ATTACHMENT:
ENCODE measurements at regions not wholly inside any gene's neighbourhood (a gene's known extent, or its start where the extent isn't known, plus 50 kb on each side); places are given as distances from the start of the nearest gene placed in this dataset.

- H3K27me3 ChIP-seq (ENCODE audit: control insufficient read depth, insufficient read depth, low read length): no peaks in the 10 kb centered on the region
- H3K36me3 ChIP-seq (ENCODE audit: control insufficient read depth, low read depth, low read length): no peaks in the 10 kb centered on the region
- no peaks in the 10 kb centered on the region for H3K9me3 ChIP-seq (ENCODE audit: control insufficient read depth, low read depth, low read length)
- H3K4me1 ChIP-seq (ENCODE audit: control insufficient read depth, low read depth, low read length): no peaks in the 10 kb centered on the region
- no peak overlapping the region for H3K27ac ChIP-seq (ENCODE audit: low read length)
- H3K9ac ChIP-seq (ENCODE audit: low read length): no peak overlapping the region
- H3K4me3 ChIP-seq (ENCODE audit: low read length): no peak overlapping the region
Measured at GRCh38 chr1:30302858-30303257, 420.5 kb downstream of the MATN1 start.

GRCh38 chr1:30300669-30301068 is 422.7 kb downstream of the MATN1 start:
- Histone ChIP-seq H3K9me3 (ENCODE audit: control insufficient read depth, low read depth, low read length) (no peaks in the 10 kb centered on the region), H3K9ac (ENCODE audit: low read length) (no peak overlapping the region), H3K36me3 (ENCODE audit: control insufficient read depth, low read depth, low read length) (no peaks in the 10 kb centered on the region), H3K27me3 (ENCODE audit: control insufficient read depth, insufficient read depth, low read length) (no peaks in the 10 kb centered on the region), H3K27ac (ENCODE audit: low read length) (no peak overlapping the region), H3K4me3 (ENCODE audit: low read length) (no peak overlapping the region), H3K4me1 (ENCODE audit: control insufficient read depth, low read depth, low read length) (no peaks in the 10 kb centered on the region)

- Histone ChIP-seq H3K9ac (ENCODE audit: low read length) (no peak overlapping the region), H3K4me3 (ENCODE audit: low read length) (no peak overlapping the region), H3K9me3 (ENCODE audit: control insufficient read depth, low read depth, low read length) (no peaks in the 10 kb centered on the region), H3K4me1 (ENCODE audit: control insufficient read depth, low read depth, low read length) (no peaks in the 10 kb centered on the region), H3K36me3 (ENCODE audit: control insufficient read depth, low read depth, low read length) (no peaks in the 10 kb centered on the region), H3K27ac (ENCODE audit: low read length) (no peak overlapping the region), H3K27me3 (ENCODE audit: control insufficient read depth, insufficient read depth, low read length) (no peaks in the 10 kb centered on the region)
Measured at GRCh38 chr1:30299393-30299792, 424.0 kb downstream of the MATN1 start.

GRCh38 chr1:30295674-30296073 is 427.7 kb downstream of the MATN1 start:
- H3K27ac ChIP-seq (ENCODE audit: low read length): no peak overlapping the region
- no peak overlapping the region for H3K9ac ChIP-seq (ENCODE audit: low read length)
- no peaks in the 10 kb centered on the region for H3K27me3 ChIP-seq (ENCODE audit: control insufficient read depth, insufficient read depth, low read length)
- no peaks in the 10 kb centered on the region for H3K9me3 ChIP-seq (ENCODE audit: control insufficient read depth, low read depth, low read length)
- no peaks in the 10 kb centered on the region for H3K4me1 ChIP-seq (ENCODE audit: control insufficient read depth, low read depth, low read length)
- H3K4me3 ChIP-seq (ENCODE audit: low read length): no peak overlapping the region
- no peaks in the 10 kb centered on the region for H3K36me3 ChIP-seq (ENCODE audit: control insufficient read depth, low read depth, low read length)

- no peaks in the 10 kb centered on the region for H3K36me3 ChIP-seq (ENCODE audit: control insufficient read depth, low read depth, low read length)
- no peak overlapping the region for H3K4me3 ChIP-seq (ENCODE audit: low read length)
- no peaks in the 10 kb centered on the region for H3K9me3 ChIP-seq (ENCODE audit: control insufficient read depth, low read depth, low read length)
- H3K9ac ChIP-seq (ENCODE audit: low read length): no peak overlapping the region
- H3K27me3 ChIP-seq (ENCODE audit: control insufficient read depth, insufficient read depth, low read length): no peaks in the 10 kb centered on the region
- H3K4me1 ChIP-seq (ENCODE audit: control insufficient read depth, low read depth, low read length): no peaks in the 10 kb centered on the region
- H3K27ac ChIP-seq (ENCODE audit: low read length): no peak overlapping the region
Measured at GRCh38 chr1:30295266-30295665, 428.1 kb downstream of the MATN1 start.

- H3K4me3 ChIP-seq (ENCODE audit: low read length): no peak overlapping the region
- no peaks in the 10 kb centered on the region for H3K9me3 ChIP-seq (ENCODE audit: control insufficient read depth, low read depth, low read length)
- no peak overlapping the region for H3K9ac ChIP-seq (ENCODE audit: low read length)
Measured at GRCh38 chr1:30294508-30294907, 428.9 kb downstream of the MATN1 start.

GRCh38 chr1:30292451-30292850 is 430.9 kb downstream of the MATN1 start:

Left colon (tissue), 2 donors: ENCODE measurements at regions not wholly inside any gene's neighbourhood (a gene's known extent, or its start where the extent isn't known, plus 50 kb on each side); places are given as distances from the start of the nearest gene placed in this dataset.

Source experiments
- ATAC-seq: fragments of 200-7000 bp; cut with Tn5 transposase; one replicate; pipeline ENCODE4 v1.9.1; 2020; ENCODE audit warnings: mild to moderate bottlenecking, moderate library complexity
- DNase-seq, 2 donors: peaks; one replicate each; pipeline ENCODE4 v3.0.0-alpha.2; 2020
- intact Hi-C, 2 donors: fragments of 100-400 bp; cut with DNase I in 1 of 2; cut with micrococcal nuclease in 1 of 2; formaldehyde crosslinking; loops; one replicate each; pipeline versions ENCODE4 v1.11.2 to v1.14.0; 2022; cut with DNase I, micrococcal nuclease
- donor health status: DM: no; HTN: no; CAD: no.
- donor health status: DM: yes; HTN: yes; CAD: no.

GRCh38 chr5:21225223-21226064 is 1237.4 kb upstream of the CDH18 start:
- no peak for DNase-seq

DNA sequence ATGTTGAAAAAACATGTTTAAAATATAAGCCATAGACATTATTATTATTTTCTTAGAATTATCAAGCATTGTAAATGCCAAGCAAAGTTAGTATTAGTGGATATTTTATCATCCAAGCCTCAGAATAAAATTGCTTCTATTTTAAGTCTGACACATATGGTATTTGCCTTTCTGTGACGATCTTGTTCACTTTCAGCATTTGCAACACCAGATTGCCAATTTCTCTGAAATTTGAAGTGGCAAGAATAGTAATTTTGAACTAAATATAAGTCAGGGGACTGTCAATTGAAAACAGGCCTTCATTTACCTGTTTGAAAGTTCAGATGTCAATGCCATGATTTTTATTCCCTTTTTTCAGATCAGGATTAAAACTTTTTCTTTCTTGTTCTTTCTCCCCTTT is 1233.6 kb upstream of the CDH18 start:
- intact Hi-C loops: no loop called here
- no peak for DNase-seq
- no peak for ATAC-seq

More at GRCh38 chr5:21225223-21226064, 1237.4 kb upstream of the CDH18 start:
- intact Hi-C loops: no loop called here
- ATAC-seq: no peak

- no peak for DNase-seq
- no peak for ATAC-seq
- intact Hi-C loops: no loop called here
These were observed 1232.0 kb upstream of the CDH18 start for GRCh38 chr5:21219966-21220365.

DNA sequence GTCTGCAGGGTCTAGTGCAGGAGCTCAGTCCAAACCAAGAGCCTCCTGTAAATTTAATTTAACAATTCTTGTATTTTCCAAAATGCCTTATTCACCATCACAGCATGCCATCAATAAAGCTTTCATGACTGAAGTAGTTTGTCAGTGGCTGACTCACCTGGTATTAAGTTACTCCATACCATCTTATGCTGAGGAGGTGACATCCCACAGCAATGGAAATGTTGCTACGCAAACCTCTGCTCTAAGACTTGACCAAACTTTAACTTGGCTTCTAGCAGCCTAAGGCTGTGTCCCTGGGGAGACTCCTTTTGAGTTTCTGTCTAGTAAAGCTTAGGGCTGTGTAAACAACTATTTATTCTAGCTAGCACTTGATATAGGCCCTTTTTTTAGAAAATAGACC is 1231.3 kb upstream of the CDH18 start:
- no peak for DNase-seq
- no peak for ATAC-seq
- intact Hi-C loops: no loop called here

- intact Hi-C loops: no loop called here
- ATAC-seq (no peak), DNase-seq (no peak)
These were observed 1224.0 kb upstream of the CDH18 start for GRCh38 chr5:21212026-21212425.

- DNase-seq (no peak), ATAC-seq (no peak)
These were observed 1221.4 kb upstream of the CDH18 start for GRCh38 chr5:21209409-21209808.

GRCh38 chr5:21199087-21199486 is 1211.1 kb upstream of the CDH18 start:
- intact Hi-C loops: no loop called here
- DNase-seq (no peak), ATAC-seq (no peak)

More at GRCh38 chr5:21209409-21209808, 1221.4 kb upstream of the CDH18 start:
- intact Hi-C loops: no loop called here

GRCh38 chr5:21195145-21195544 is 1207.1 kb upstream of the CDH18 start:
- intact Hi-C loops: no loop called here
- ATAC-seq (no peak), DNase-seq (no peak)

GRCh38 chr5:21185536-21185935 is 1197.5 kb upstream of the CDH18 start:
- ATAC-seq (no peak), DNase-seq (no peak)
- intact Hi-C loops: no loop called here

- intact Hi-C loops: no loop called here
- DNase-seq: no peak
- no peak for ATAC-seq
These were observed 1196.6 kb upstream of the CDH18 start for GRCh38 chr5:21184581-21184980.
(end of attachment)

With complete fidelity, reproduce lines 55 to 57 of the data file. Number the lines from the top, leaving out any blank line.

DNA sequence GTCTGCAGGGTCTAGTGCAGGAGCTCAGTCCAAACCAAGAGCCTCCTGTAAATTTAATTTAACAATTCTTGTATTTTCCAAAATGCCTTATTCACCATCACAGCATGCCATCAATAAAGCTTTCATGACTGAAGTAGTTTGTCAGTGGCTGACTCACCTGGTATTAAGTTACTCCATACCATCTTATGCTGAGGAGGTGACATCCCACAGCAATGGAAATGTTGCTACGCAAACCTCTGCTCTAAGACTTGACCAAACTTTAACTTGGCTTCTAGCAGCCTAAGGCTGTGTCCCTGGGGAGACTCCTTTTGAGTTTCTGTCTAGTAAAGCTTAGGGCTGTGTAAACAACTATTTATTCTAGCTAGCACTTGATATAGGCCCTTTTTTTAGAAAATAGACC is 1231.3 kb upstream of the CDH18 start:
- no peak for DNase-seq
- no peak for ATAC-seq